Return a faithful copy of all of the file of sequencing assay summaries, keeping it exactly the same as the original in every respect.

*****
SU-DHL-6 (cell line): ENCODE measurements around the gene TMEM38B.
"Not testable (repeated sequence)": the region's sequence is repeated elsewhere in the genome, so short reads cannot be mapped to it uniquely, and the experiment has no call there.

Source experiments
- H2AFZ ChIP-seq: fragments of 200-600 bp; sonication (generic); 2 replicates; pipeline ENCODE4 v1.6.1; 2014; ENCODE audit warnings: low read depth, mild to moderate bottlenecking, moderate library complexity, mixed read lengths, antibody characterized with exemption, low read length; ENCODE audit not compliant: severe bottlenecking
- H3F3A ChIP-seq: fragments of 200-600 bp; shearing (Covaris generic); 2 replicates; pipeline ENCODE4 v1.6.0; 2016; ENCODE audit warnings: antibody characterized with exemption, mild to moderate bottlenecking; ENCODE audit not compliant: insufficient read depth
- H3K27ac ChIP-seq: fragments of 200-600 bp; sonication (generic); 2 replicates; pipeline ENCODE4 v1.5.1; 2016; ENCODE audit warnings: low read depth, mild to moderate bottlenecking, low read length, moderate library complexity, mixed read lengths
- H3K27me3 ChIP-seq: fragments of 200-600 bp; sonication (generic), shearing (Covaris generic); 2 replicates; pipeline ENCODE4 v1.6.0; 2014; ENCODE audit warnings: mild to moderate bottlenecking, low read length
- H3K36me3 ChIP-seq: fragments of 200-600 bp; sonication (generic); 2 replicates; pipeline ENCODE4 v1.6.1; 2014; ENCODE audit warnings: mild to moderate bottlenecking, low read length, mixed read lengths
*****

SU-DHL-6 (cell line): ENCODE measurements around the gene TMEM38B.
"Not testable (repeated sequence)": the region's sequence is repeated elsewhere in the genome, so short reads cannot be mapped to it uniquely, and the experiment has no call there.

Source experiments
- H2AFZ ChIP-seq: fragments of 200-600 bp; sonication (generic); 2 replicates; pipeline ENCODE4 v1.6.1; 2014; ENCODE audit warnings: low read depth, mild to moderate bottlenecking, moderate library complexity, mixed read lengths, antibody characterized with exemption, low read length; ENCODE audit not compliant: severe bottlenecking
- H3F3A ChIP-seq: fragments of 200-600 bp; shearing (Covaris generic); 2 replicates; pipeline ENCODE4 v1.6.0; 2016; ENCODE audit warnings: antibody characterized with exemption, mild to moderate bottlenecking; ENCODE audit not compliant: insufficient read depth
- H3K27ac ChIP-seq: fragments of 200-600 bp; sonication (generic); 2 replicates; pipeline ENCODE4 v1.5.1; 2016; ENCODE audit warnings: low read depth, mild to moderate bottlenecking, low read length, moderate library complexity, mixed read lengths
- H3K27me3 ChIP-seq: fragments of 200-600 bp; sonication (generic), shearing (Covaris generic); 2 replicates; pipeline ENCODE4 v1.6.0; 2014; ENCODE audit warnings: mild to moderate bottlenecking, low read length
- H3K36me3 ChIP-seq: fragments of 200-600 bp; sonication (generic); 2 replicates; pipeline ENCODE4 v1.6.1; 2014; ENCODE audit warnings: mild to moderate bottlenecking, low read length, mixed read lengths